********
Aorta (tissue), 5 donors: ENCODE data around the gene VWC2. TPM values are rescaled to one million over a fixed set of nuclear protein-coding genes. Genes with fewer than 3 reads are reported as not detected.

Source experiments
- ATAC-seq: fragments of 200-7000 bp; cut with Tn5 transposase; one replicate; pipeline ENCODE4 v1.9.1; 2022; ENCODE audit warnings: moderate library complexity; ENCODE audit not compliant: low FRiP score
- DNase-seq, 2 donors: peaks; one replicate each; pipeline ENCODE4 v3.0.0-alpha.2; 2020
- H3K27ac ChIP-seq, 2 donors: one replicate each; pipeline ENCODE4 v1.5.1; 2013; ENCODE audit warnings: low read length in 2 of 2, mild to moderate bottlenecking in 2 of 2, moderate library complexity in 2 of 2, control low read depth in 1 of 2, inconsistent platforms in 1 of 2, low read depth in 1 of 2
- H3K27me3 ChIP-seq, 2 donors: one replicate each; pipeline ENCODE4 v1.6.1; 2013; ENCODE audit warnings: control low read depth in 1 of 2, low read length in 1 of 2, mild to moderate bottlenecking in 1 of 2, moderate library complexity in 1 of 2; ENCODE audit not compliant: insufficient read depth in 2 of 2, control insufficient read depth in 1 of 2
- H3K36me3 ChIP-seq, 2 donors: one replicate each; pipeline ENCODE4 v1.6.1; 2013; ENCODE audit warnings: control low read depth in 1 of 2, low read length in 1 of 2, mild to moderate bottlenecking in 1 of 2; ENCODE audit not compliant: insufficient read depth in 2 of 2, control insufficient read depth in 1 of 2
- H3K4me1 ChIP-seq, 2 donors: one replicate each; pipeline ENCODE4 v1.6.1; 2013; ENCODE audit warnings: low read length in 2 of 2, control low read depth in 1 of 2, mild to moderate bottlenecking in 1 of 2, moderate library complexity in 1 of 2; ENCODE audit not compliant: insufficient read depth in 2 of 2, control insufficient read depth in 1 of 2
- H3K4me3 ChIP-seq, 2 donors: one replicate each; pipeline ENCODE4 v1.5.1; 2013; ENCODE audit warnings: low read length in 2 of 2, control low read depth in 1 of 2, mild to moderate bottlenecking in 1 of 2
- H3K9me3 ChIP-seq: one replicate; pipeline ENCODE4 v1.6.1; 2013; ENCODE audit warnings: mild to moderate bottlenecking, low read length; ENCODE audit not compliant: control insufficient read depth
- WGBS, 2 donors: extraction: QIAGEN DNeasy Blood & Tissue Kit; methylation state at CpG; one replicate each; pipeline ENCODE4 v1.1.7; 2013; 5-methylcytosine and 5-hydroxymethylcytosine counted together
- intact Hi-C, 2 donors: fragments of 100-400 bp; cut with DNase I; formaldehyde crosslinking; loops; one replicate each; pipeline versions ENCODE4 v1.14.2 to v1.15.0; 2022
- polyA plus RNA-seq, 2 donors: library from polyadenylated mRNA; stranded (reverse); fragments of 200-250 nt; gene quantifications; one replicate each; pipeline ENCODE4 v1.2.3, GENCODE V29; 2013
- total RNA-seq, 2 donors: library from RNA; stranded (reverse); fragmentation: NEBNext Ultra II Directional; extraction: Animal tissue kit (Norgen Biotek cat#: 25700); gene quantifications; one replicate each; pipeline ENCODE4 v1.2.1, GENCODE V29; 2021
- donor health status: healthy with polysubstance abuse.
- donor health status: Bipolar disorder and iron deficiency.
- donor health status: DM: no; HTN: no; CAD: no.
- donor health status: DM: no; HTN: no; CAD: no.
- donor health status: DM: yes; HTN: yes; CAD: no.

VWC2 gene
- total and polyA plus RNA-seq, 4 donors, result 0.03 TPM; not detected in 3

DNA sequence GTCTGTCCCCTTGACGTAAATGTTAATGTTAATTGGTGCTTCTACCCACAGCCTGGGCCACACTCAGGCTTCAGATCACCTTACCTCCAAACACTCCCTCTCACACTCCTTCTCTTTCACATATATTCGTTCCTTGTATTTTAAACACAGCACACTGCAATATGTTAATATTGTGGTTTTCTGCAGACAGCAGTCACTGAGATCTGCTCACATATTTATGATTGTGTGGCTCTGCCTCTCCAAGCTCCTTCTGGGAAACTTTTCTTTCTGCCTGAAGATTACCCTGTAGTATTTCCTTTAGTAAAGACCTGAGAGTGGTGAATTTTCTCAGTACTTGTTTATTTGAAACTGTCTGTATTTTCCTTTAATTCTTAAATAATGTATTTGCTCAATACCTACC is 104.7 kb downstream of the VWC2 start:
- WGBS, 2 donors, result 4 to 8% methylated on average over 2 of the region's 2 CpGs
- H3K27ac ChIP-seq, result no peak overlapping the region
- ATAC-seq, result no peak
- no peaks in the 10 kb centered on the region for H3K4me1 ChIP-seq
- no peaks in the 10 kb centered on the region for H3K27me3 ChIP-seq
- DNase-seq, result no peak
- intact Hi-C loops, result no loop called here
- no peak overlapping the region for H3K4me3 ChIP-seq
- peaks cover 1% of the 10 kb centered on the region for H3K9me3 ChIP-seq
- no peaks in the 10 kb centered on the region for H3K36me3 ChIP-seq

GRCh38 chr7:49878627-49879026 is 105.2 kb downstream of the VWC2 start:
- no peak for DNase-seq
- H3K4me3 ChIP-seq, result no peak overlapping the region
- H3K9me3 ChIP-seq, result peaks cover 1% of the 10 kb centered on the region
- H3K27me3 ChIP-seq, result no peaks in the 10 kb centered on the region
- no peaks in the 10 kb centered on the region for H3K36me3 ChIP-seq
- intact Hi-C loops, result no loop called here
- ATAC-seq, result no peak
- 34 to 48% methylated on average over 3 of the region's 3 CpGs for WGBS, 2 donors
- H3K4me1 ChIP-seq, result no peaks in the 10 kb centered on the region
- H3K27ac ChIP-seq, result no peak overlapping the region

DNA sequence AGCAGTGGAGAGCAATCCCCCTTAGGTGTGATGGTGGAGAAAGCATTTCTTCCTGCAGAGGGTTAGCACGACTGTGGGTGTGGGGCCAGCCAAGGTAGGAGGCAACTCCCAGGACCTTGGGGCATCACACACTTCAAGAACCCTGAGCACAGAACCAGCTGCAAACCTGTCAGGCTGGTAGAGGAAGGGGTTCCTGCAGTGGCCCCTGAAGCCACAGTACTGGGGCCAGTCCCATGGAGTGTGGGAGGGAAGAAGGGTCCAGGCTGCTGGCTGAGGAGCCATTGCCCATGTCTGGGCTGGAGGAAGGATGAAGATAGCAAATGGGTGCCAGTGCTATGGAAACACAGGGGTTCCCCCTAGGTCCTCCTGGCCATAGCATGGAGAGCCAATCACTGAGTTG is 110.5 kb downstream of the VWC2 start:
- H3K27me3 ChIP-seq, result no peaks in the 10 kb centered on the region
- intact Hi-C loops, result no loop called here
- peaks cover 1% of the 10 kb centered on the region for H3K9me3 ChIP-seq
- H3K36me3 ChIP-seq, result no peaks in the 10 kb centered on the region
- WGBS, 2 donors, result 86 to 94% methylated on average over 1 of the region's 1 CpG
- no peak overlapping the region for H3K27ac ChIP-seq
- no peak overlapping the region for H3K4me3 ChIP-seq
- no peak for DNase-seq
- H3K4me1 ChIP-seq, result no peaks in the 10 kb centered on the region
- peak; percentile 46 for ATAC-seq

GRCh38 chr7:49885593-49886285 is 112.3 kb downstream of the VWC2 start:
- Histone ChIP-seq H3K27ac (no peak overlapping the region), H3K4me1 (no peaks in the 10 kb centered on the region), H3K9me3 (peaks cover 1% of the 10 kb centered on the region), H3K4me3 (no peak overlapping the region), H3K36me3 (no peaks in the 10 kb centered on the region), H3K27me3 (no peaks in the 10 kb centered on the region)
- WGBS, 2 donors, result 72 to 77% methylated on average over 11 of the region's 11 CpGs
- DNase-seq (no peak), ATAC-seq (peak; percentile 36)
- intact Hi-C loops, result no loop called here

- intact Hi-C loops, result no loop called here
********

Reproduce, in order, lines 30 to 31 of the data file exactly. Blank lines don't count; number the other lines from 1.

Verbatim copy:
- no peak overlapping the region for H3K4me3 ChIP-seq
- peaks cover 1% of the 10 kb centered on the region for H3K9me3 ChIP-seq